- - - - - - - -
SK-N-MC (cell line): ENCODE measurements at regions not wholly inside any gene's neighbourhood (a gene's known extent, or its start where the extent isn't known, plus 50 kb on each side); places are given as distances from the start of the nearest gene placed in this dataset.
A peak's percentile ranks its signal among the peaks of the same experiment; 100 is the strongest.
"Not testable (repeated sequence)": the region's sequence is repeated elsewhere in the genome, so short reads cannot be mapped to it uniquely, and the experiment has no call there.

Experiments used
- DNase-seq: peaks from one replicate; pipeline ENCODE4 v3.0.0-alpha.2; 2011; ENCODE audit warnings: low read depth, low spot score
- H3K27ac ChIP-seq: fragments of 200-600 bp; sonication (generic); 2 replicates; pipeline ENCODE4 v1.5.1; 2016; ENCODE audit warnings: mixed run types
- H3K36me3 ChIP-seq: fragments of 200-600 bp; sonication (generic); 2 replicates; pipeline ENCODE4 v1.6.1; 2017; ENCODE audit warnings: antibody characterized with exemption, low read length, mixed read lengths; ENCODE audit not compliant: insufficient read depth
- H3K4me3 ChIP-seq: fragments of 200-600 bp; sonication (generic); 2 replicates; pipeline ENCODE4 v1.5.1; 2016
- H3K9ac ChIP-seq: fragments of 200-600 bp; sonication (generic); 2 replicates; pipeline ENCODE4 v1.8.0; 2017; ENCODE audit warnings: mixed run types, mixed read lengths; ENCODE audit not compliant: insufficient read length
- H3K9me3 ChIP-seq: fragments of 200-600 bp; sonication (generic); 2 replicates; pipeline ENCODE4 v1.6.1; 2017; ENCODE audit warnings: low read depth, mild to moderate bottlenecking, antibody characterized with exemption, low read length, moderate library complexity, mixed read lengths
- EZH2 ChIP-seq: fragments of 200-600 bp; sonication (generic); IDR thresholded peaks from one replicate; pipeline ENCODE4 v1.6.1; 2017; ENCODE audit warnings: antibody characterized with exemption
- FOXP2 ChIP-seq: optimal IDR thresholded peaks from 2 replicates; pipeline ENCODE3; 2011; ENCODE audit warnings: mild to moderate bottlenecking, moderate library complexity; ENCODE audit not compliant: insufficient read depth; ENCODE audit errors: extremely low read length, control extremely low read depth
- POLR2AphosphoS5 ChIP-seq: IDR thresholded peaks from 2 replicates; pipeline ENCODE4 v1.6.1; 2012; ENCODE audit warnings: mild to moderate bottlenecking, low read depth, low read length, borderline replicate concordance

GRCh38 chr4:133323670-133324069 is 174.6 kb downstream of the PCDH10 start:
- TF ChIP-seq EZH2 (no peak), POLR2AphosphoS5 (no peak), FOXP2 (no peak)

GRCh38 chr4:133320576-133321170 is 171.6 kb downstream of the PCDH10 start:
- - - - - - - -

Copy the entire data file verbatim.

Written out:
SK-N-MC (cell line): ENCODE measurements at regions not wholly inside any gene's neighbourhood (a gene's known extent, or its start where the extent isn't known, plus 50 kb on each side); places are given as distances from the start of the nearest gene placed in this dataset.
A peak's percentile ranks its signal among the peaks of the same experiment; 100 is the strongest.
"Not testable (repeated sequence)": the region's sequence is repeated elsewhere in the genome, so short reads cannot be mapped to it uniquely, and the experiment has no call there.

Experiments used
- DNase-seq: peaks from one replicate; pipeline ENCODE4 v3.0.0-alpha.2; 2011; ENCODE audit warnings: low read depth, low spot score
- H3K27ac ChIP-seq: fragments of 200-600 bp; sonication (generic); 2 replicates; pipeline ENCODE4 v1.5.1; 2016; ENCODE audit warnings: mixed run types
- H3K36me3 ChIP-seq: fragments of 200-600 bp; sonication (generic); 2 replicates; pipeline ENCODE4 v1.6.1; 2017; ENCODE audit warnings: antibody characterized with exemption, low read length, mixed read lengths; ENCODE audit not compliant: insufficient read depth
- H3K4me3 ChIP-seq: fragments of 200-600 bp; sonication (generic); 2 replicates; pipeline ENCODE4 v1.5.1; 2016
- H3K9ac ChIP-seq: fragments of 200-600 bp; sonication (generic); 2 replicates; pipeline ENCODE4 v1.8.0; 2017; ENCODE audit warnings: mixed run types, mixed read lengths; ENCODE audit not compliant: insufficient read length
- H3K9me3 ChIP-seq: fragments of 200-600 bp; sonication (generic); 2 replicates; pipeline ENCODE4 v1.6.1; 2017; ENCODE audit warnings: low read depth, mild to moderate bottlenecking, antibody characterized with exemption, low read length, moderate library complexity, mixed read lengths
- EZH2 ChIP-seq: fragments of 200-600 bp; sonication (generic); IDR thresholded peaks from one replicate; pipeline ENCODE4 v1.6.1; 2017; ENCODE audit warnings: antibody characterized with exemption
- FOXP2 ChIP-seq: optimal IDR thresholded peaks from 2 replicates; pipeline ENCODE3; 2011; ENCODE audit warnings: mild to moderate bottlenecking, moderate library complexity; ENCODE audit not compliant: insufficient read depth; ENCODE audit errors: extremely low read length, control extremely low read depth
- POLR2AphosphoS5 ChIP-seq: IDR thresholded peaks from 2 replicates; pipeline ENCODE4 v1.6.1; 2012; ENCODE audit warnings: mild to moderate bottlenecking, low read depth, low read length, borderline replicate concordance

GRCh38 chr4:133323670-133324069 is 174.6 kb downstream of the PCDH10 start:
- TF ChIP-seq EZH2 (no peak), POLR2AphosphoS5 (no peak), FOXP2 (no peak)

GRCh38 chr4:133320576-133321170 is 171.6 kb downstream of the PCDH10 start: